I saw the original Fright Night (1985)—though not in Times Square and with no pimp. I thought it was OK. I saw it again on VHS (in other words, a while back) and that’s still the best I would say about it, so I have no problem with a Fright Night remake. (You can see a lot of ‘80s fanatics who do on message boards.) I certainly can’t fault the casting. Anton Yelchin should be a fine Charley Brewster and Colin Farrell an even finer vampire. I have no problem with Toni Collette, David Tennant, Imogen Poots or Christopher Mintz-Plasse either. And it’s nice that they found something for the original’s vampire, Chris Sarandon, to do. Supposedly, the original’s writer-director Tom Holland is good with the idea of a remake, but then he should be getting a piece of this and, let’s face it, how else is he likely to get his name mentioned these days. I’m willing to give it a shot. I always thought that the original’s ending could have been done better. Maybe this has done it.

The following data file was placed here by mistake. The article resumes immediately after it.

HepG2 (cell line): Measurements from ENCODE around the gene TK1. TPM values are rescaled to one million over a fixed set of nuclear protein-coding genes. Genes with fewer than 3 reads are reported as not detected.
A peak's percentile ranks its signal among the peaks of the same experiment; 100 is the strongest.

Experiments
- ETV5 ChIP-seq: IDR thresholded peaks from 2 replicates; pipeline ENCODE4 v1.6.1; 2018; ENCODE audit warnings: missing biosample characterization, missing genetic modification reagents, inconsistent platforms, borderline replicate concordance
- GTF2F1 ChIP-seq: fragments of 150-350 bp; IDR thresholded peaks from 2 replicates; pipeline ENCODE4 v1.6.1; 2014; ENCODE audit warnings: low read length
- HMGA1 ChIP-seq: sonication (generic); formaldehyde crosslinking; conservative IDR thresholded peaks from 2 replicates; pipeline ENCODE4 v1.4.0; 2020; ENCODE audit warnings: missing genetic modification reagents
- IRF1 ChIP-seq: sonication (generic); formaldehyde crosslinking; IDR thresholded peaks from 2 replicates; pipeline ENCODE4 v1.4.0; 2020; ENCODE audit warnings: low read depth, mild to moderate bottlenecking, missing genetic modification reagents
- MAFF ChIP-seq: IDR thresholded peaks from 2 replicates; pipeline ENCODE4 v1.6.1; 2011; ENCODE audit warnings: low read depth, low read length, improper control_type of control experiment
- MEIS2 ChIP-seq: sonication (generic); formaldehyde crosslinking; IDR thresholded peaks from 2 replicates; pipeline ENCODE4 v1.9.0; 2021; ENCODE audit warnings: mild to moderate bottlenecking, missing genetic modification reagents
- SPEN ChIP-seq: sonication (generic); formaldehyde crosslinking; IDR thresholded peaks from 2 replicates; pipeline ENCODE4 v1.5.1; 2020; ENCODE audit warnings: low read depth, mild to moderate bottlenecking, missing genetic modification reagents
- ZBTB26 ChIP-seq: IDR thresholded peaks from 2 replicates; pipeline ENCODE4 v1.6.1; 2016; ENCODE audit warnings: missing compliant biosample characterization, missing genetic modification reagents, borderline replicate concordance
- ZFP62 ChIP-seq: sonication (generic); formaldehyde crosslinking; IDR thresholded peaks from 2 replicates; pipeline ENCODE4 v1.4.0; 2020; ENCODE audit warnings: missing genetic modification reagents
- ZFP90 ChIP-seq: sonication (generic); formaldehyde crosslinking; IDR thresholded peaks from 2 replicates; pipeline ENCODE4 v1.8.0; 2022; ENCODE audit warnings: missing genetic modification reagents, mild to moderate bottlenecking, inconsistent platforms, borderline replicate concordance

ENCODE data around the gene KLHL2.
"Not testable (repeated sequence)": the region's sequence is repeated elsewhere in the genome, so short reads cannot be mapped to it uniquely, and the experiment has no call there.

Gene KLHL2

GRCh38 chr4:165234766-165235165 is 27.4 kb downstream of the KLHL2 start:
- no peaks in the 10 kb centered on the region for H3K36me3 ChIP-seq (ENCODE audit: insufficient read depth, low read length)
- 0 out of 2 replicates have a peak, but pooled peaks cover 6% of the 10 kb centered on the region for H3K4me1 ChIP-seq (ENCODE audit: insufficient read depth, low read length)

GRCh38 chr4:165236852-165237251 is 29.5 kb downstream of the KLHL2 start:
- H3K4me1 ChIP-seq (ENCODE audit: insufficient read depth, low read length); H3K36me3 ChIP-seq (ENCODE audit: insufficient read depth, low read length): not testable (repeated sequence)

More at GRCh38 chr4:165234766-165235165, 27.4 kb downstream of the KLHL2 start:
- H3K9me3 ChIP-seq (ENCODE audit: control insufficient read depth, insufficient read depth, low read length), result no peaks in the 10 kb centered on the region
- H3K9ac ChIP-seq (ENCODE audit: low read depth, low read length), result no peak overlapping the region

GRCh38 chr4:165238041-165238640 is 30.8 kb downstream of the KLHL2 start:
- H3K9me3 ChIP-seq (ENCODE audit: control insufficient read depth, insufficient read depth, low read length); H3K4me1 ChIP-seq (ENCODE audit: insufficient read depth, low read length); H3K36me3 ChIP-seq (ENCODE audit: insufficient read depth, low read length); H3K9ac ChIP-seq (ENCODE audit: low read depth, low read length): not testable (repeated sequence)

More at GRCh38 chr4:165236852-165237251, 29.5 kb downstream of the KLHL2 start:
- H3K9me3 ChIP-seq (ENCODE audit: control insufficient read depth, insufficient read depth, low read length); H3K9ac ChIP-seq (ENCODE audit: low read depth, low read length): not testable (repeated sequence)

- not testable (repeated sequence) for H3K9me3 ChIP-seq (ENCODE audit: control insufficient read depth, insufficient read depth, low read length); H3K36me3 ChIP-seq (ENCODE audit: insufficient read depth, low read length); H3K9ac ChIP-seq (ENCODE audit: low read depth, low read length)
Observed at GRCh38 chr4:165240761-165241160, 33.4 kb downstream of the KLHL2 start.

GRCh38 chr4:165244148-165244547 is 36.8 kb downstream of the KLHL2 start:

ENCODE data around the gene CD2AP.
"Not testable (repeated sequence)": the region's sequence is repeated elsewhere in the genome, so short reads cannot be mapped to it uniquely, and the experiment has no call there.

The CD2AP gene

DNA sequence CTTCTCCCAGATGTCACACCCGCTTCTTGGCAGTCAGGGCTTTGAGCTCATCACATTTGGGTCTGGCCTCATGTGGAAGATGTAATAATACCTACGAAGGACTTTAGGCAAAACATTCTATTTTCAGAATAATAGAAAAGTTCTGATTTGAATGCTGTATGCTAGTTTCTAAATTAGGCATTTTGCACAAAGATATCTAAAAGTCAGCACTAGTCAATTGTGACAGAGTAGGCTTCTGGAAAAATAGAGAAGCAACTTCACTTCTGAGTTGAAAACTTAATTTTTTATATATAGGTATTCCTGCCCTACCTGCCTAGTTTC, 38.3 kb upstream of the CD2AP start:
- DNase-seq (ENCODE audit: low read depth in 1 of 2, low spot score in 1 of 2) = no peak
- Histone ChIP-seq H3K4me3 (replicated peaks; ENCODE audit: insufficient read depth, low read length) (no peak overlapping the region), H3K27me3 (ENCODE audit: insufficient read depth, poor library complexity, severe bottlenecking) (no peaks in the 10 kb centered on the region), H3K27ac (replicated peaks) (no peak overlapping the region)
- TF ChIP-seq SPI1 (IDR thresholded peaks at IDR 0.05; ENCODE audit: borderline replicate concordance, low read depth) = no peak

I can’t help but feel that Focus Features has made a mistake in going wide with Lone Scherfig’s One Day. Scherfig’s An Education (2009) had been handled—correctly—as an art title by Sony Pictures Classics, and that worked. This looks to be a similar proposition, and while Anne Hathaway is something of a star (not sure if Love and Other Drugs helped that), but Jim Sturgess has only been in one movie—Julie Taymor’s Across the Universe (2007)—that really suited him and, however much I like him, I can’t claim he’s a box office star. So that kind of makes One Day—a story that shows the pair of more-than-friends-but-less-than-lovers main characters over a span of 20 years on the same day of each year—look like an art movie that’s being thrown to the sharks. And there’s the worrisome fact that there aren’t any reviews yet. But it’s still the film I’m most interested in this week.